Also, the jury was instructed that if they found for plaintiff, the damages would be measured by "the difference, if any, between the market value of plaintiff's property (real estate) . . . immediately before the construction of the viaduct and change of grade on Page Boulevard in front of and along plaintiff's property . . . and the market value of said property immediately thereafter." And the jury was also instructed that, in determining the market value "after the construction of the viaduct and the change of grade," they might take into consideration the extent, if any, to which means of ingress to and egress from plaintiff's property were obstructed or impaired by the viaduct and change of grade.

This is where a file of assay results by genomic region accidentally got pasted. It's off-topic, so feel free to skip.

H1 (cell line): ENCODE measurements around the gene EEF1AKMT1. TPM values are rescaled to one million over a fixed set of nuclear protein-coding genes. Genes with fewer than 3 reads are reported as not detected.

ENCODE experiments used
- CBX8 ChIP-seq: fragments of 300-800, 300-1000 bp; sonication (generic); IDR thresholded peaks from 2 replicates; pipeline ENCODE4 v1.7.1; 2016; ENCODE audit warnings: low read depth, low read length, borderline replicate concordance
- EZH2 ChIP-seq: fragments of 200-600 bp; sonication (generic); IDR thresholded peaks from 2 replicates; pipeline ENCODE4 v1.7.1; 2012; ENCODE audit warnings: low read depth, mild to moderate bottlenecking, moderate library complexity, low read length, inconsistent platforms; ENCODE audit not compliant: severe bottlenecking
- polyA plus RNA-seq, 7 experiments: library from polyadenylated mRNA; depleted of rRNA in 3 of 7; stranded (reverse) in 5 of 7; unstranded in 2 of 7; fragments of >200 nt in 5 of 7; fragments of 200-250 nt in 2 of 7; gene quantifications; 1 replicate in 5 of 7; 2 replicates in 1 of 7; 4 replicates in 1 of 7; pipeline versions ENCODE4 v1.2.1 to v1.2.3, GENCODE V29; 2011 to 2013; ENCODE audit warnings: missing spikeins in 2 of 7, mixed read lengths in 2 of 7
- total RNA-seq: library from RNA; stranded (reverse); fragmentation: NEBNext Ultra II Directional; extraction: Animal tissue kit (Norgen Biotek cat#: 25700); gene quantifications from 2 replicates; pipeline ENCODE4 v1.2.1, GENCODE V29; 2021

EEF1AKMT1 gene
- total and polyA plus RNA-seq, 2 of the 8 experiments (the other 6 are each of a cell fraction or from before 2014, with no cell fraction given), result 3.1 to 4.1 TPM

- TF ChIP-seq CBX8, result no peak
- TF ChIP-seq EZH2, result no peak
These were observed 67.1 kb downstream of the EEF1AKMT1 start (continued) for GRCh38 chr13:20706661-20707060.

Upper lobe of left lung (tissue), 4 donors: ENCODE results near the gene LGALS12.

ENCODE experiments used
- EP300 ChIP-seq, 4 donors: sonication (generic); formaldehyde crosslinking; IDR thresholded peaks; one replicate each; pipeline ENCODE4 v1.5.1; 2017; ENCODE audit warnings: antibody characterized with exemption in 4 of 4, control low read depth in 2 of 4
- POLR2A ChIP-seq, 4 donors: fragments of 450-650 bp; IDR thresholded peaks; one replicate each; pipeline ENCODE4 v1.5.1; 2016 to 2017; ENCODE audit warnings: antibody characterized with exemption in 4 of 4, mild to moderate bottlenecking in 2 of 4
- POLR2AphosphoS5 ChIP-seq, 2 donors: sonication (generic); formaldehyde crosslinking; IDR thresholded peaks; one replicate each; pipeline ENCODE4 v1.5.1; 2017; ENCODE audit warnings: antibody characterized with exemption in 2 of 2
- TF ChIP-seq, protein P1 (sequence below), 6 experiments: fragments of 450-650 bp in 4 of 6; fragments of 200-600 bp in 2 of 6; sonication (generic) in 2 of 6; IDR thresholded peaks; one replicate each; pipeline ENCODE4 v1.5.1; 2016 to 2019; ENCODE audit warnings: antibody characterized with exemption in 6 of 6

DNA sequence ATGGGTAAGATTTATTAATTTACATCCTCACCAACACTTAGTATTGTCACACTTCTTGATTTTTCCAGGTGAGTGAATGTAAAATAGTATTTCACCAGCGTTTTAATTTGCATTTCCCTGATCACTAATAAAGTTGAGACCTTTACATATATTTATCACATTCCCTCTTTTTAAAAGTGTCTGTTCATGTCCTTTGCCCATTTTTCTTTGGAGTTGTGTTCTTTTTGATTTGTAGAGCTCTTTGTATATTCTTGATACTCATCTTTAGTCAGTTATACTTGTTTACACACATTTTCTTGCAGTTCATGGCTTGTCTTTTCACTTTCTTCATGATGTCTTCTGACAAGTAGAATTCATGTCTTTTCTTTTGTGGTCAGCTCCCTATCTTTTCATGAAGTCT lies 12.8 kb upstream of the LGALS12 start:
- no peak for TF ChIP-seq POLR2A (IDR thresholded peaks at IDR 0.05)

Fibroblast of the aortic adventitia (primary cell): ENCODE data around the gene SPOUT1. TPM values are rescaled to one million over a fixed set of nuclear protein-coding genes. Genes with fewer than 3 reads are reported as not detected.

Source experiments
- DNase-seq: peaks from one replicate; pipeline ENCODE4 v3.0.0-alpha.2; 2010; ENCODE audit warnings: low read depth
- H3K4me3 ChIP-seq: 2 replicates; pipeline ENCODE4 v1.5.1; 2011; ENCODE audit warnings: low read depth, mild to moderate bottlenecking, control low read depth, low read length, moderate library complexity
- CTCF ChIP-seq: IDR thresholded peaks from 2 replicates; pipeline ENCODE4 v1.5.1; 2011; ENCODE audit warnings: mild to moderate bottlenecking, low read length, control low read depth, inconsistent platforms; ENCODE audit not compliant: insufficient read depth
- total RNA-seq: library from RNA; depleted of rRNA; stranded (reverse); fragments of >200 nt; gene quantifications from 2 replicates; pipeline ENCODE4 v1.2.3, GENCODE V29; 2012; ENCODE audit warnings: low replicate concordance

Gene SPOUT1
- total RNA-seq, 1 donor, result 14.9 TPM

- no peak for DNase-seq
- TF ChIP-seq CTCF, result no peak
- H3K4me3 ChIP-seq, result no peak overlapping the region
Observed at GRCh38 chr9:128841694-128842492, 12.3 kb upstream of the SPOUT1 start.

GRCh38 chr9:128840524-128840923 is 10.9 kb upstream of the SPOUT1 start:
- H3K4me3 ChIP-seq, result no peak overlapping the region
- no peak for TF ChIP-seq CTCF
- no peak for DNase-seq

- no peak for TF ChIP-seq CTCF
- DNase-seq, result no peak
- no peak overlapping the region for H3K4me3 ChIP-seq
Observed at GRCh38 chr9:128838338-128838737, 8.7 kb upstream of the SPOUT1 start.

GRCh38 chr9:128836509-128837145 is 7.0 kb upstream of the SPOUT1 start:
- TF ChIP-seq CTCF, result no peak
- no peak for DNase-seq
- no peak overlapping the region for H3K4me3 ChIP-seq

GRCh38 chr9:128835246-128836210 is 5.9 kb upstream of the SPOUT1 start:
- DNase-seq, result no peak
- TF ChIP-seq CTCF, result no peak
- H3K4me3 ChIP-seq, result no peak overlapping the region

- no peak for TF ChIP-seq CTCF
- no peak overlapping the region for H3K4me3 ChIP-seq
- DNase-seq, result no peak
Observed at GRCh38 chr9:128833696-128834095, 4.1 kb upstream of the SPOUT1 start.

Section 21, Article 2 of the Constitution is a part of our Bill of Rights and first appeared in its present form in the Constitution of 1875. Including the purpose clause, common to all sections of the the Bill of Rights, Section 21, Article 2, so far as pertinent here, is as follows:
"In order to assert our rights, acknowledge our duties, and proclaim the principles on which our government is founded, we declare: That private property shall not be taken or damaged for public use without just compensation. Such compensation shall be ascertained by a jury or board of commissioners of not less than three freeholders, in such manner as may be prescribed by law; and until the same shall be paid to the owner, or into court for the owner, the property shall not be disturbed or the proprietary rights of the owner therein divested" (italics ours).